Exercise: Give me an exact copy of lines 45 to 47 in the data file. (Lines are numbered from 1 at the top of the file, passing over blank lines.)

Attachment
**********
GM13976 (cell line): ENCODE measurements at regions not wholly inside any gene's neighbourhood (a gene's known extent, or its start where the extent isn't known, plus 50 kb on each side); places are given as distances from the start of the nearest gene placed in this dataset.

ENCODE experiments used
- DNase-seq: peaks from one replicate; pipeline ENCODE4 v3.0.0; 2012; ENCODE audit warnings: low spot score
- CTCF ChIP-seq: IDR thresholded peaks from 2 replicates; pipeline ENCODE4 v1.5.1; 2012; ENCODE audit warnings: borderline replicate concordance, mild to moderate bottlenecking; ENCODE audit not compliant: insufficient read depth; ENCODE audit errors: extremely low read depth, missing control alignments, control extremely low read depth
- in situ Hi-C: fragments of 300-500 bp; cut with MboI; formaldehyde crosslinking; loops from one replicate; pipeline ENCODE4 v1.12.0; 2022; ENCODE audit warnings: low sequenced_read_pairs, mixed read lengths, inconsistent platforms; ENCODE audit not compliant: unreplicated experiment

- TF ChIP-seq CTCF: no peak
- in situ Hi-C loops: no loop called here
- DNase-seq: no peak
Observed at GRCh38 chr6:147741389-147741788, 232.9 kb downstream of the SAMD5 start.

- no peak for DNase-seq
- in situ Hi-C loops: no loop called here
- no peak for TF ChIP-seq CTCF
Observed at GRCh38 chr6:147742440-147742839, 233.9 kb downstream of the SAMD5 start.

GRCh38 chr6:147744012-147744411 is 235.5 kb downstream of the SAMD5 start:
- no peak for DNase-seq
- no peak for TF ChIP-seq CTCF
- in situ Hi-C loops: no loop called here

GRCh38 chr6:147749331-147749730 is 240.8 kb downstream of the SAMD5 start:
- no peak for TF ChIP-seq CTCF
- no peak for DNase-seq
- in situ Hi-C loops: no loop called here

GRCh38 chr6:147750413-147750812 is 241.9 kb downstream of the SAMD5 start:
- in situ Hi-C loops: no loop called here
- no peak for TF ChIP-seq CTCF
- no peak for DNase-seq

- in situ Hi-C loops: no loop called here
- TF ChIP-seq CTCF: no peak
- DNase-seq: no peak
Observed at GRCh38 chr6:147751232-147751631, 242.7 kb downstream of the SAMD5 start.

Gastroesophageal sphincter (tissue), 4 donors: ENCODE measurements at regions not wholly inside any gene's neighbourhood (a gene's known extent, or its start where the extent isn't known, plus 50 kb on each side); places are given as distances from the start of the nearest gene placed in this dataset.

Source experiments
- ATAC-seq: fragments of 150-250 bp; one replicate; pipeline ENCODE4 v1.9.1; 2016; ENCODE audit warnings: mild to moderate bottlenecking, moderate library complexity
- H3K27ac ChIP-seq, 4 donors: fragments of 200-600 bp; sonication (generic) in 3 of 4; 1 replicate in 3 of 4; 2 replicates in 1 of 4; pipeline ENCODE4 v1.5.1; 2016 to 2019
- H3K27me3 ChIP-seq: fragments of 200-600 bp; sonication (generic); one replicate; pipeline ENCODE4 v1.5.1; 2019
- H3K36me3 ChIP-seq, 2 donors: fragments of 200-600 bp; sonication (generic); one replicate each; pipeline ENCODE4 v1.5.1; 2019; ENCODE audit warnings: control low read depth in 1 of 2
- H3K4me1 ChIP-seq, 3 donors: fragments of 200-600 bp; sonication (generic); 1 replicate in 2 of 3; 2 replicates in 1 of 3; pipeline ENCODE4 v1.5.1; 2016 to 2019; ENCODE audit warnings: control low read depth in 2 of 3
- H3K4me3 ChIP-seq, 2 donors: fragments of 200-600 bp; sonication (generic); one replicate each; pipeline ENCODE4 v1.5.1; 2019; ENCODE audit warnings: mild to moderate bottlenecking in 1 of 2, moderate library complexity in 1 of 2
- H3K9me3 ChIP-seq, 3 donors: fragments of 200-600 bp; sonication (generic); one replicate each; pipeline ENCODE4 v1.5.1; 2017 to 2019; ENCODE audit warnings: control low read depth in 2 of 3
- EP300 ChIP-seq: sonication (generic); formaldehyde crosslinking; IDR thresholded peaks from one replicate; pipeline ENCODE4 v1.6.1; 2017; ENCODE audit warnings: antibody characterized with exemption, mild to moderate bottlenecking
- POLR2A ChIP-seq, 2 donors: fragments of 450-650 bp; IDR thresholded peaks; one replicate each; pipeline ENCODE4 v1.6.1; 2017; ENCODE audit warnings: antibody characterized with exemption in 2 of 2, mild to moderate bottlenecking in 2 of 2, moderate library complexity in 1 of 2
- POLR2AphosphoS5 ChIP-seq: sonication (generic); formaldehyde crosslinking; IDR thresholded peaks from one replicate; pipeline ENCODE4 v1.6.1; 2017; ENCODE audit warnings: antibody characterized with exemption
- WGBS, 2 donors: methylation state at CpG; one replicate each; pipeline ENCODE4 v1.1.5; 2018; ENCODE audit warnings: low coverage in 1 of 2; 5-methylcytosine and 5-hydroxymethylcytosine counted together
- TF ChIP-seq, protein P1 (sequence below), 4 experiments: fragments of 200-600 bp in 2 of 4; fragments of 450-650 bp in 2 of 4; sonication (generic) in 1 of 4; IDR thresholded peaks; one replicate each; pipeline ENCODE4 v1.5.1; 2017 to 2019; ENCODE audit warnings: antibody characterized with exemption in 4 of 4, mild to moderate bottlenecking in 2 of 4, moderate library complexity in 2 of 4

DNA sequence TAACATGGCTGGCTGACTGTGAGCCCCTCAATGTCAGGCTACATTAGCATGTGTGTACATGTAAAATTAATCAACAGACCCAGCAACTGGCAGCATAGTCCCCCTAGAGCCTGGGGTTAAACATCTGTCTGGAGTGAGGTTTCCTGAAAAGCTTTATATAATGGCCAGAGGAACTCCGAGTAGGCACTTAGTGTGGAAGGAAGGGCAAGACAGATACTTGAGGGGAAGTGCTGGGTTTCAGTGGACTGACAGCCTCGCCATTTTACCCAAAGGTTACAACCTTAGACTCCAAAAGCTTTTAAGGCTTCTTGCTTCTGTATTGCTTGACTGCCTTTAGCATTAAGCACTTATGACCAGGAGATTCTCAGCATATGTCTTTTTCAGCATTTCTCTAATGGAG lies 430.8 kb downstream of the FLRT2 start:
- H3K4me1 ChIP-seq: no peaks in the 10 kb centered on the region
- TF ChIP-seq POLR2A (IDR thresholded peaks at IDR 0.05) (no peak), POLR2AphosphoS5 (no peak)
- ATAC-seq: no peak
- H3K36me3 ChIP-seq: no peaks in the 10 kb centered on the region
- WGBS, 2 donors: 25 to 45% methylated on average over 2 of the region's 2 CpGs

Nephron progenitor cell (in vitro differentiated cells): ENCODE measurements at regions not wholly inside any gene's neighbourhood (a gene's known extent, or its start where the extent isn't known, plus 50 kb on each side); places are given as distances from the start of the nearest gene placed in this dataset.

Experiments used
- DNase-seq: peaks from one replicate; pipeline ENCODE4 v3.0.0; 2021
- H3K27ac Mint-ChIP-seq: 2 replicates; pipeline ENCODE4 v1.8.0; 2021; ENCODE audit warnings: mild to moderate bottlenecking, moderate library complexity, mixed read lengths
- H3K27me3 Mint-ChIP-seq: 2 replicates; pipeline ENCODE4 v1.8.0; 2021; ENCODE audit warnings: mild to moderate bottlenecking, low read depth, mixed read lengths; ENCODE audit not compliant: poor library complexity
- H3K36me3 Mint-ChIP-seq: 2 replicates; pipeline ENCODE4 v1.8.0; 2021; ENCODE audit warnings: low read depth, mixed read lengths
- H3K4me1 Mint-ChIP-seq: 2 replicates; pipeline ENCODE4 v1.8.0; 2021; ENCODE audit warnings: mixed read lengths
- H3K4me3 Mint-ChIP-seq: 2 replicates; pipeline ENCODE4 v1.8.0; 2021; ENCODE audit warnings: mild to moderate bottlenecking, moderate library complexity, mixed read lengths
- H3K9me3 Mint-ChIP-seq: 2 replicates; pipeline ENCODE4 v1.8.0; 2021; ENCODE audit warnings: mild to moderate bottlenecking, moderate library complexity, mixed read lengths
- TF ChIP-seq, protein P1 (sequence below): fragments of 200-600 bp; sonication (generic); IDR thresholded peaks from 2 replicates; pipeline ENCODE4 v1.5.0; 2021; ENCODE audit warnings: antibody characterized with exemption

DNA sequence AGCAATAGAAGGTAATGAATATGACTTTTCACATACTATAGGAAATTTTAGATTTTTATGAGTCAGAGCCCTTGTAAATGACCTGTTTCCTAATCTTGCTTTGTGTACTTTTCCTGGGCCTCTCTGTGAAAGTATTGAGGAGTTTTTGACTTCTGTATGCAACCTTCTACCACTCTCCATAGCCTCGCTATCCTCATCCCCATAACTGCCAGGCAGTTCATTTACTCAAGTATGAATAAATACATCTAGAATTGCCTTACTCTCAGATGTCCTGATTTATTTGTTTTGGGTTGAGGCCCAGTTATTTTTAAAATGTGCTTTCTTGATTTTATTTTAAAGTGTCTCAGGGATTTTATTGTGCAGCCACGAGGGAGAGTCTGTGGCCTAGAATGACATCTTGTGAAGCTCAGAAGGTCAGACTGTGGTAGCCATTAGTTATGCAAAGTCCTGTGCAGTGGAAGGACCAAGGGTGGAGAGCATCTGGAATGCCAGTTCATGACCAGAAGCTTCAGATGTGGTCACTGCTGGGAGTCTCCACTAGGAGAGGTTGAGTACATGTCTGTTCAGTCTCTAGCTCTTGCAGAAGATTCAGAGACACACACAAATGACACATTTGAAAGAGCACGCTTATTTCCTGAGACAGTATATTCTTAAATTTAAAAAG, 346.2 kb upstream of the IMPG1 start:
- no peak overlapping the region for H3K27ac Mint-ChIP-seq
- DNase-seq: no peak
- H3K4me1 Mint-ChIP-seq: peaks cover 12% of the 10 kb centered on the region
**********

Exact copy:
- H3K4me1 ChIP-seq: no peaks in the 10 kb centered on the region
- TF ChIP-seq POLR2A (IDR thresholded peaks at IDR 0.05) (no peak), POLR2AphosphoS5 (no peak)
- ATAC-seq: no peak